BYD set to lose EV throne to Tesla as sales slip

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BYD reported a 42 per cent fall in its electric vehicle deliveries in the first three months of the year compared to the final quarter of 2023, setting the stage for Tesla to reclaim the crown as the world’s largest seller of battery electric vehicles.

Flagging demand and increasing competition in its home market, as well as the timing of Chinese new year, saw BYD sell 300,114 battery-only vehicles in the March quarter, a Hong Kong stock exchange filing showed on Monday.

The company, backed by Warren Buffett, overtook Tesla in EV sales during the final quarter of 2023, when it shifted 526,409 electric vehicles compared to 484,507 sold by Tesla between October and December.

While Tesla sales are also expected to fall in the first quarter, analysts are forecasting deliveries of 449,080, according to data compiled by Bloomberg. Tesla will release its sales figures later on Tuesday.

When including plug-in hybrids, alongside pure battery and hydrogen-powered cars, BYD recorded a quarterly sales volume of 626,263 units, up 13 per cent from a year earlier, its slowest pace of growth since the second quarter of 2022.

However, Tesla is also coming under increased pressure due to increased competition and an ageing line-up, something that may see BYD overtake it in EV sales again in the coming months.

Aerial view of Tesla cars
Tesla has suffered a slowdown in China, the world’s largest EV market, where it faces rising competition from local rivals © Justin Sullivan/Getty Images

Tesla has suffered a slowdown in China, the world’s largest EV market, where it faces rising competition from local rivals, many of which are able to undercut the company’s prices with fresher vehicles. 

Co-founder and chief executive Elon Musk has already warned that growth during 2024 would be “notably lower” than last year’s levels.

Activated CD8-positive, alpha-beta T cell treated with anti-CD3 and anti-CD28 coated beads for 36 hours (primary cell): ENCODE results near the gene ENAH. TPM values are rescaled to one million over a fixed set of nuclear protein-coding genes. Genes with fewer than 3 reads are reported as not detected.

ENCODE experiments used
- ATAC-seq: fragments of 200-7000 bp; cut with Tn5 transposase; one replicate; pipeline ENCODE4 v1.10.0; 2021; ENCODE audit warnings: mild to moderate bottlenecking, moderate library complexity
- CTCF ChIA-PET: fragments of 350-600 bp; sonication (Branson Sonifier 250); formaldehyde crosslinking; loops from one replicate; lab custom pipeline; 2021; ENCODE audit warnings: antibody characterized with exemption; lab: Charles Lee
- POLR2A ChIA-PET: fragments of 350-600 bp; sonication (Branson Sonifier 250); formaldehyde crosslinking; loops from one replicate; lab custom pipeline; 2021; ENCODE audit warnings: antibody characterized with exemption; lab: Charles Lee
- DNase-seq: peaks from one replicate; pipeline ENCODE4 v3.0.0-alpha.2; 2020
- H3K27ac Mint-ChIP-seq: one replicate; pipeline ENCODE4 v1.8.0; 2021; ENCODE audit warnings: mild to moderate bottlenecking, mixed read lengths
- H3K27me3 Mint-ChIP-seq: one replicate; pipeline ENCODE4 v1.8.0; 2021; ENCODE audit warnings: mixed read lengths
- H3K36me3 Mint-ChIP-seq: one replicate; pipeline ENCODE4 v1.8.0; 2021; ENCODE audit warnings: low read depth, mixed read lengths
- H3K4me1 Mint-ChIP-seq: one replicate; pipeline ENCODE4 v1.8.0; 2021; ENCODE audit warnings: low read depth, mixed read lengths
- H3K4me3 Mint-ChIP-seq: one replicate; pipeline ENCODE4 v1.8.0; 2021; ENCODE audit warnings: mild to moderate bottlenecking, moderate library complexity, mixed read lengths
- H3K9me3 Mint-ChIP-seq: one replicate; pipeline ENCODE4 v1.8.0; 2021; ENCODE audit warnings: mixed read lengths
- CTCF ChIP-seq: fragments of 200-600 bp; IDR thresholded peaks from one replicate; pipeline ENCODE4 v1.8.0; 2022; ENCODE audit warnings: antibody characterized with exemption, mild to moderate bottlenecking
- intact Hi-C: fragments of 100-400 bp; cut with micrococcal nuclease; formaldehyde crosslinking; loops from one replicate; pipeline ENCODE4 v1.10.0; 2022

While Tesla sales growth has been driven by its Model 3 and Model Y cars, the group is not expected to release its next mass-market vehicle until late in 2025.

BYD has slashed prices of almost every model in its line-up since the start of the year under the slogan “electricity is cheaper than oil”, followed by its competitors including Geely and SAIC-GM-Wuling, as a price war escalates in the world’s largest EV market.

Li Yunfei, general manager of branding and public relations at BYD, said in a recent social media post that the company was starting “a grand showdown with gas cars”. “Buying a gasoline-powered car at the moment is like buying a pager when mobile phones are available,” he said when the EV group launched of a new version of the brand’s two hybrid models with a starting price of Rmb79,800 ($11,028).

BYD’s move comes as signs of softening demand have emerged in a stumbling economy. Data from the China Passenger Car Association showed that Chinese sales of pure battery cars and plug-in hybrids, which the government counts as “new energy vehicles”, or NEVs, rose 36 per cent last year, down from a 96 per cent increase in 2022. Cui Dongshu, secretary-general of the industry body, projected a 22 per cent surge in Chinese sales of NEVs in 2024.

Analysts said the ongoing price war in China’s auto market could lead to a vicious cycle. “In the case of China, when the price is lower, people think, ‘wait a minute. I’m gonna wait and buy it at the bottom’,” said Stephen Dyer, partner and managing director at consultancy AlixPartners in Shanghai. “It actually slowed down sales when that happened.”

Gaining an early edge with its fully vertically integrated supply chain, BYD is now facing competition from not only traditional carmakers and EV start-ups, but also Big Tech companies that are angling for a piece of the huge China market, such as Huawei and Xiaomi. 

The Chinese market accounted for more than 90 per cent of BYD’s total sales. While China is Tesla’s single-largest market outside of the US, the country contributed 22 per cent of its total revenues during its most recent fiscal year.

Financial Times

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